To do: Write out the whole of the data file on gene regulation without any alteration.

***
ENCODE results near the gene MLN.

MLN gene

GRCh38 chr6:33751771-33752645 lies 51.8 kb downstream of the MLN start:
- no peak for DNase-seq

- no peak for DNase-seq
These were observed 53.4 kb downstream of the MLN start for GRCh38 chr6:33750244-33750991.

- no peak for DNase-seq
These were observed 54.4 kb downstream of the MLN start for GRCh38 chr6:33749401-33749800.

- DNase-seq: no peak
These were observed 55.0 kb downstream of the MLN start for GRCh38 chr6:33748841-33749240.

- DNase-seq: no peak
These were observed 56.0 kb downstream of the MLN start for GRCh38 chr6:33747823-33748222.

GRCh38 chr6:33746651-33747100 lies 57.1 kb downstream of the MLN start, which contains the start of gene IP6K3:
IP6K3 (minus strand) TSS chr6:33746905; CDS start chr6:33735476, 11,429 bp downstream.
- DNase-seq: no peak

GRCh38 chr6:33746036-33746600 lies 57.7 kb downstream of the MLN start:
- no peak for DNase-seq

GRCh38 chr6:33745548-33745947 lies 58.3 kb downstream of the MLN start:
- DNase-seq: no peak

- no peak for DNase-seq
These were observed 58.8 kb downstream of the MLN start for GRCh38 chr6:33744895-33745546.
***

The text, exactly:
ENCODE results near the gene MLN.

MLN gene

GRCh38 chr6:33751771-33752645 lies 51.8 kb downstream of the MLN start:
- no peak for DNase-seq

- no peak for DNase-seq
These were observed 53.4 kb downstream of the MLN start for GRCh38 chr6:33750244-33750991.

- no peak for DNase-seq
These were observed 54.4 kb downstream of the MLN start for GRCh38 chr6:33749401-33749800.

- DNase-seq: no peak
These were observed 55.0 kb downstream of the MLN start for GRCh38 chr6:33748841-33749240.

- DNase-seq: no peak
These were observed 56.0 kb downstream of the MLN start for GRCh38 chr6:33747823-33748222.

GRCh38 chr6:33746651-33747100 lies 57.1 kb downstream of the MLN start, which contains the start of gene IP6K3:
IP6K3 (minus strand) TSS chr6:33746905; CDS start chr6:33735476, 11,429 bp downstream.
- DNase-seq: no peak

GRCh38 chr6:33746036-33746600 lies 57.7 kb downstream of the MLN start:
- no peak for DNase-seq

GRCh38 chr6:33745548-33745947 lies 58.3 kb downstream of the MLN start:
- DNase-seq: no peak

- no peak for DNase-seq
These were observed 58.8 kb downstream of the MLN start for GRCh38 chr6:33744895-33745546.